FAQ About Microsoft Azure for Research Awards

FAQ about the Windows Azure for Research Award proposal processFind answers to frequently asked questions about the Microsoft Azure for Research award program and the proposal submission process.

What are the two Microsoft Azure for Research Award programs?

  • The regular bi-monthly award program solicits proposals on any topic that can use the capability of Microsoft Azure for research purposes.
  • The special-opportunity award program is designed to solicit proposals related to specific cloud-based research topics.

When are proposals due for each program?

  • The regular bi-monthly program has a due date of the fifteenth of the month on even numbered months (such as October 15, December 15, February 15, and so forth).
  • Proposal due dates will vary for the special-opportunity award program. We will announce those dates in our blog and on the Award program page.

See proposal submission deadlines

How is the submission process different for the two award programs?
The same submission process is used by each program. The only difference is that the title of your proposal for the special-opportunity award program must begin with a key word or phrase to help us identify it. This key word will be identified in the award announcement on the Award program page.

What is a Microsoft account (Windows Live ID)?
Your Microsoft account (previously called Windows Live ID) is the combination of an email address and a password that you use to sign in to services like Hotmail, Messenger, SkyDrive, Windows Phone, Xbox LIVE, or Outlook.com. If you don’t have a Microsoft account, it is easy to create one—and it's free. You can even create a Microsoft account that can be used by your entire research team to access your Microsoft Azure resources.

I am a student. Do I qualify for a Microsoft Azure for Research award?
The awards are for research projects. Faculty, research staff members, graduate students, and postdocs are qualified to submit proposals. Undergraduate students require a faculty supervisor.

I am teaching a class that will use Microsoft Azure for class projects. Do I qualify?
Yes, but there is a different program for teachers.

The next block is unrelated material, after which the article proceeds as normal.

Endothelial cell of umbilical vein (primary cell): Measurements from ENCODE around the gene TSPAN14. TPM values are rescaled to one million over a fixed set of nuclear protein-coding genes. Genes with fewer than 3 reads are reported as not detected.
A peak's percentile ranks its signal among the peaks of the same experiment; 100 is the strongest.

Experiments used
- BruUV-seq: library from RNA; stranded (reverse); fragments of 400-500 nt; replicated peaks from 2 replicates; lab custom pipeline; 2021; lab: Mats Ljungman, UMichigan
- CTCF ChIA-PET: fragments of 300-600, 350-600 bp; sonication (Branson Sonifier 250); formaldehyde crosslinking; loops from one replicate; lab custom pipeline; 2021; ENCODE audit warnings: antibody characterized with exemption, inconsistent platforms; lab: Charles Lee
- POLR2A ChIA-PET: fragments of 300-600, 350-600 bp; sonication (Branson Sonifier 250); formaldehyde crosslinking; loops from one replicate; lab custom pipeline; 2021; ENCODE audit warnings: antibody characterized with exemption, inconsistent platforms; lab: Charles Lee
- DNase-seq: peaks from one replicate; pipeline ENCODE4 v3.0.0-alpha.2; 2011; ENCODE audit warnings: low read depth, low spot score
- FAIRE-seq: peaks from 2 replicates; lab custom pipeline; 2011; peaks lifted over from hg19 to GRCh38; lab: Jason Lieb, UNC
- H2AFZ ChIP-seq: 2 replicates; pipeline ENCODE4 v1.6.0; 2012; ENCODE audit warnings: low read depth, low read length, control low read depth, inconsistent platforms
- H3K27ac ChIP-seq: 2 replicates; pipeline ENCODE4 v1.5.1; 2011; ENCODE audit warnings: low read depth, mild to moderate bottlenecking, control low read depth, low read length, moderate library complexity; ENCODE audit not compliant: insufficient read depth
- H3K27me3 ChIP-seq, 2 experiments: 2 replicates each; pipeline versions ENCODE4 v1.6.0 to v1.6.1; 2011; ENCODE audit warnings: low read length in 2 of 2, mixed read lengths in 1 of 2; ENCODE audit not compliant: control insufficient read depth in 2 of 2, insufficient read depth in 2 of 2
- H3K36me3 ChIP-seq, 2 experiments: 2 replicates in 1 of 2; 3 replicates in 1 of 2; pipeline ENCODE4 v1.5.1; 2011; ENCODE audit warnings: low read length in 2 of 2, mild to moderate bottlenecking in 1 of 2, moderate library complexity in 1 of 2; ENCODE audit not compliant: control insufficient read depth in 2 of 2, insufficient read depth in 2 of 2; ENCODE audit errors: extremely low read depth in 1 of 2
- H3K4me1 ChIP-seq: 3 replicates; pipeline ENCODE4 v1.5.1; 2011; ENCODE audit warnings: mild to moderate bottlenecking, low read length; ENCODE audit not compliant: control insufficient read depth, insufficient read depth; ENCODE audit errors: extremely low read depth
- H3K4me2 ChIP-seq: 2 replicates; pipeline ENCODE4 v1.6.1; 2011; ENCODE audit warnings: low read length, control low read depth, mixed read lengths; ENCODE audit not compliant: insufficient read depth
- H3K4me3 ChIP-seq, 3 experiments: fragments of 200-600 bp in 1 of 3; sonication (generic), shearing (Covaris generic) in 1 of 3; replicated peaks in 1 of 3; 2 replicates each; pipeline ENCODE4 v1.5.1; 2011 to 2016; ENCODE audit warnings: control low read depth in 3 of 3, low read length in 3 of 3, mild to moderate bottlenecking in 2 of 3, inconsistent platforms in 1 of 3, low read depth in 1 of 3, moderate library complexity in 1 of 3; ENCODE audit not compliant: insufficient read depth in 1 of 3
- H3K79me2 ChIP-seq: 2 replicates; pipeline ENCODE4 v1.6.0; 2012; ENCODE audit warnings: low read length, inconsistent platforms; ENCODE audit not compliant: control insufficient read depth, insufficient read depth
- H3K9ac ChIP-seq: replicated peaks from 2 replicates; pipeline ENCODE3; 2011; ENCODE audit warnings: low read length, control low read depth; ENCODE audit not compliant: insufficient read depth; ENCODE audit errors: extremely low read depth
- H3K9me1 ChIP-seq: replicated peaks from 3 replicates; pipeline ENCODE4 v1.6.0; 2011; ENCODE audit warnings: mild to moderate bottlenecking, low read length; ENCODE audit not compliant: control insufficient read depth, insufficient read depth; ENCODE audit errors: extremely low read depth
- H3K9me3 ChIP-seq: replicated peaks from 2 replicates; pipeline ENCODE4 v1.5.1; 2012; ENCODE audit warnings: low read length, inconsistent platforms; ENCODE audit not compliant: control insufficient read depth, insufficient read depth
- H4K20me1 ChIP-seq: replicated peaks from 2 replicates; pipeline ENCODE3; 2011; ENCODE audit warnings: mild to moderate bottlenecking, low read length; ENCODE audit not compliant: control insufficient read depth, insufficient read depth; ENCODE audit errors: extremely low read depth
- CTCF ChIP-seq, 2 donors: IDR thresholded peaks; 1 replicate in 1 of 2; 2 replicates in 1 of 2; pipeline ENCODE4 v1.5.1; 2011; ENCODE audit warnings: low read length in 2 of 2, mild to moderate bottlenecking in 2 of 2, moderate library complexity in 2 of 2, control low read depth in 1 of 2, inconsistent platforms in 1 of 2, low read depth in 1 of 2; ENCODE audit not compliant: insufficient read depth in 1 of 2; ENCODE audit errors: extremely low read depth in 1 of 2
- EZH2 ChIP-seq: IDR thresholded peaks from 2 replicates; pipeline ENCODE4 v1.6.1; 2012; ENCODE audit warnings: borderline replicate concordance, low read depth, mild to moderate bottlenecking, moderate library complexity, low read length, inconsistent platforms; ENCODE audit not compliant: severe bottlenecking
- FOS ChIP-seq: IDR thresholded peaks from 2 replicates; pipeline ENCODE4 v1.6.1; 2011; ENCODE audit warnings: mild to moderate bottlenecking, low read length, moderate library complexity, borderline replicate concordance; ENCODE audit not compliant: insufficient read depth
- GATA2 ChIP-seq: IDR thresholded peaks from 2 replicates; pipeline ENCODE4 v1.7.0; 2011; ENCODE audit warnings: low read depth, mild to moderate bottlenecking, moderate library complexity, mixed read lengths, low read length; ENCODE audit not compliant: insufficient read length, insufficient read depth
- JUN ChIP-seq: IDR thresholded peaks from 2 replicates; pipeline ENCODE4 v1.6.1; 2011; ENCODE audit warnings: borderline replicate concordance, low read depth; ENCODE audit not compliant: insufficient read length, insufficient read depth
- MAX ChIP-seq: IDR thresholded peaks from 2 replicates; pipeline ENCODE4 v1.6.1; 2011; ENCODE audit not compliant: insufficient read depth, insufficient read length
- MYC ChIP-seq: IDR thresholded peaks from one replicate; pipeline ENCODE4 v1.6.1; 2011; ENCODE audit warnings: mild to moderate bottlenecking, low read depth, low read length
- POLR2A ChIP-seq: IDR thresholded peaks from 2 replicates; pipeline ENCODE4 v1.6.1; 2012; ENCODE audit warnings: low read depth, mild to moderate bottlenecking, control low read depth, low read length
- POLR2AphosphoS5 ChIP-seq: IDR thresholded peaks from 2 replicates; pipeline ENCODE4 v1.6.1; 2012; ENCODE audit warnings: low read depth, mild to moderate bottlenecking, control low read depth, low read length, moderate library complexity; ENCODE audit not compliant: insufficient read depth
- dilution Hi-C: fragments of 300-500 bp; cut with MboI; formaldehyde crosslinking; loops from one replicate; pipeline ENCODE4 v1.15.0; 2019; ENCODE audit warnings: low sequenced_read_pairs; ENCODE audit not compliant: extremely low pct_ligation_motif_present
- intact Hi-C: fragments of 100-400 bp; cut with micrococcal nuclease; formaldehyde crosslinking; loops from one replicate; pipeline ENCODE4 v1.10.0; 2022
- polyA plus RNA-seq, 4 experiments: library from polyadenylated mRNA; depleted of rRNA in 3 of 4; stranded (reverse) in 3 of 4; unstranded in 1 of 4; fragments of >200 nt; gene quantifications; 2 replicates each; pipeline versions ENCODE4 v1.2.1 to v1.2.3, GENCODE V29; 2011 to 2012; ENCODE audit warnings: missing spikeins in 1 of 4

What does a good proposal look like?

  1. It should be no longer than three pages.
  2. Your proposal should describe the research problem you are working on and why it is important.
  3. You should describe how you will use Microsoft Azure. Include resource requirement estimates (number of core, storage requirements, and so forth) for your project.

    For example, how big is the data collection you will use or generate? How many CPU cores will you need to do the computational part?
    • The size of the awards is large. A request for 20 TB of storage and 200,000 hours of compute time is reasonable.
    • A request for 1 GB of storage and 20 hours of compute time is too small for an award.
    • On the other end, a request for 1,000 simultaneous servers may be too hard to satisfy.

You do not need to include a CV, previous results, grants, or bibliographic items in your proposal and no special formatting is required. (If you are completely unfamiliar with cloud computing and Microsoft Azure, we recommend that you sign up for one of our training courses.)

What sort of projects are you looking for?
We are looking for projects that will advance the state of research by using Microsoft Azure. These projects may be individual scientific investigations or activities that support a research discipline by hosting data and data access and analysis services. We are excited by original ideas. We are thrilled by projects that make cloud-based open source tools available to the community.

What are things to avoid in my proposal?
We are not interested in benchmarking exercises or porting communication intensive MPI applications from a supercomputer to the cloud.

Will you limit awards to one per university?
Not at all. Some universities may generate many good proposals that will be funded.

I work for a start-up that came from a university project. Do I qualify?
No. But you qualify for the BizSpark program.

I work for a non-profit research lab. Do I qualify?
Yes. If you are uncertain about your qualifications, send email to azurerfp@microsoft.com.